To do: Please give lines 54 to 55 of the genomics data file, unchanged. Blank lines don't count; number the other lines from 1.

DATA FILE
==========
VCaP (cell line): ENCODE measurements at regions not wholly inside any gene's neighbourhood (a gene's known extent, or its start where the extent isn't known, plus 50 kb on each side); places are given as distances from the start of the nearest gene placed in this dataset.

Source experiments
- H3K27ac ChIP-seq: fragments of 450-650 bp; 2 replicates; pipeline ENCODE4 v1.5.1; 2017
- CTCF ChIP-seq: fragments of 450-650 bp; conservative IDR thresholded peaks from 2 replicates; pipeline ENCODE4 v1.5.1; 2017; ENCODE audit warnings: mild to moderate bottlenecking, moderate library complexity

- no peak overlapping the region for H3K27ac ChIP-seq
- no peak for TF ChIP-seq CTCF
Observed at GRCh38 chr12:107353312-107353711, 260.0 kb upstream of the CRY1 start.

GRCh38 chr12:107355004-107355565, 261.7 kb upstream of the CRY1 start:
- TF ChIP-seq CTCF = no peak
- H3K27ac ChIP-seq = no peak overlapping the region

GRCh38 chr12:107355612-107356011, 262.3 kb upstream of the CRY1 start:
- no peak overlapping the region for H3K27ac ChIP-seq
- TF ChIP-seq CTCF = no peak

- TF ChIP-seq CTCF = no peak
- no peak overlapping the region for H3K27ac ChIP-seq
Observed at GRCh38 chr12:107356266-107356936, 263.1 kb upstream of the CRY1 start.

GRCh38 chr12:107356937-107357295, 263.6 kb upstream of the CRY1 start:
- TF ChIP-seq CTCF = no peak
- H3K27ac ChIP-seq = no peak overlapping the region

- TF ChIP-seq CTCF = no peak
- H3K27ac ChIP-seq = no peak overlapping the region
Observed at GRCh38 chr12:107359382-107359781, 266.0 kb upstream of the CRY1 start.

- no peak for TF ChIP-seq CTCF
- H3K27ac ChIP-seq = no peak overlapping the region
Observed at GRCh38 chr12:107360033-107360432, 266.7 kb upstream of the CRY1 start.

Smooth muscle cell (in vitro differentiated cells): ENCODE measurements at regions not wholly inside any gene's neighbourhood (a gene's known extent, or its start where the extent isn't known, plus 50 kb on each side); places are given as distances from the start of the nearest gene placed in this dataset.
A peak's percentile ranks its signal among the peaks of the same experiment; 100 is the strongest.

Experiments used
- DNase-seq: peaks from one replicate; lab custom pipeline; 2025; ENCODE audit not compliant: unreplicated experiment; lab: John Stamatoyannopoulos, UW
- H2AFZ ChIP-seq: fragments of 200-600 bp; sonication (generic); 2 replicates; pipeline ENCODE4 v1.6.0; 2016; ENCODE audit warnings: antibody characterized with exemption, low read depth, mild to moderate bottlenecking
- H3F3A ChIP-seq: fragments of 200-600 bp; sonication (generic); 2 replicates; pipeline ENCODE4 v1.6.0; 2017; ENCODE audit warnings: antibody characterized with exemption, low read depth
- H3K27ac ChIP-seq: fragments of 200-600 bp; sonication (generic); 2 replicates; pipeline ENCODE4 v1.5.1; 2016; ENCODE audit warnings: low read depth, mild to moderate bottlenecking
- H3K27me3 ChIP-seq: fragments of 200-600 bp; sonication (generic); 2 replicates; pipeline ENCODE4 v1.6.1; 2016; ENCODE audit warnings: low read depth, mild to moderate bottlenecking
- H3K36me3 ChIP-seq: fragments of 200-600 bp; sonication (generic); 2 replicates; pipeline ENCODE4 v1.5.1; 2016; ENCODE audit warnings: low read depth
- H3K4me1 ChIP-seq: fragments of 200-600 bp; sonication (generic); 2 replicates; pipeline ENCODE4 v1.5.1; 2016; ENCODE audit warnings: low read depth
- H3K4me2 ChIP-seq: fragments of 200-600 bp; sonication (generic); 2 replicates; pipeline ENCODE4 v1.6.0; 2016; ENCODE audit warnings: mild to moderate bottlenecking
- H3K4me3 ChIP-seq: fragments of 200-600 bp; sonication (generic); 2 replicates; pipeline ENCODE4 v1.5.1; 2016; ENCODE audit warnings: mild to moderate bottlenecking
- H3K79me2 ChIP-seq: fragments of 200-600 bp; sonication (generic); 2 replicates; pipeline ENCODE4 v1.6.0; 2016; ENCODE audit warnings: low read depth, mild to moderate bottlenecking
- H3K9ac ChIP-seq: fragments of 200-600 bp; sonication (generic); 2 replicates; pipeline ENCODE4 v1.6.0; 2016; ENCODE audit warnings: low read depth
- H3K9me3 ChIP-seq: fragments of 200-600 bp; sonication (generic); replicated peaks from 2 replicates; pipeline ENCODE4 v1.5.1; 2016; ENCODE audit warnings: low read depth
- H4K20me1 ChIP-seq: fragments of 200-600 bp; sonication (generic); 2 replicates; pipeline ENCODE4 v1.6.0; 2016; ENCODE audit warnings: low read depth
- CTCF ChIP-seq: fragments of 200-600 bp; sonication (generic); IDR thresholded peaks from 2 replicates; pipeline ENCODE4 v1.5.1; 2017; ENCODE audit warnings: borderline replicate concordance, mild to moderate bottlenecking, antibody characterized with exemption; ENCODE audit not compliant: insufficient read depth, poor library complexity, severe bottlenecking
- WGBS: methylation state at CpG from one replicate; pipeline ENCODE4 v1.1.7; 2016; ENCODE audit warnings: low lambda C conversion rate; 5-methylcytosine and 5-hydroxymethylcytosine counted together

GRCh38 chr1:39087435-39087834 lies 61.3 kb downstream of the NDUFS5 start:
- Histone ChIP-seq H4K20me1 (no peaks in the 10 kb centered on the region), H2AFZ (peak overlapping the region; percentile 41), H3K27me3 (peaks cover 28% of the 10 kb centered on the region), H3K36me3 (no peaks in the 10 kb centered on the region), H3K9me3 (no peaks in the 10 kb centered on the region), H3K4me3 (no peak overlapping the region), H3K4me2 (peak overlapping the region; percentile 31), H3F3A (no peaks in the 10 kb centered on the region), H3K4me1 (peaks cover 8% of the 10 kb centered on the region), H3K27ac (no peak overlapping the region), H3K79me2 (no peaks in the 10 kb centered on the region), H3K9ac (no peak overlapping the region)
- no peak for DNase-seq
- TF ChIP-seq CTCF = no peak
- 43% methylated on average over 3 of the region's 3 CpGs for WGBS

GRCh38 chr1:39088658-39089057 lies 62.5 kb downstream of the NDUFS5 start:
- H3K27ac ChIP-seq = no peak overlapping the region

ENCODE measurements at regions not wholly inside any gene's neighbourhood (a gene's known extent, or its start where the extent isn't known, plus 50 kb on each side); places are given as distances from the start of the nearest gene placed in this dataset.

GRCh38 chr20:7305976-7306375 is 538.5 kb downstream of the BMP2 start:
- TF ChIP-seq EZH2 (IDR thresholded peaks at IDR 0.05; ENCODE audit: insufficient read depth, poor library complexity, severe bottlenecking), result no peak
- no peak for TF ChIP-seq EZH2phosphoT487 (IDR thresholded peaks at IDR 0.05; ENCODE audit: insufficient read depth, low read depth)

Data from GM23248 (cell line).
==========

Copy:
- no peak for TF ChIP-seq EZH2phosphoT487 (IDR thresholded peaks at IDR 0.05; ENCODE audit: insufficient read depth, low read depth)

Data from GM23248 (cell line).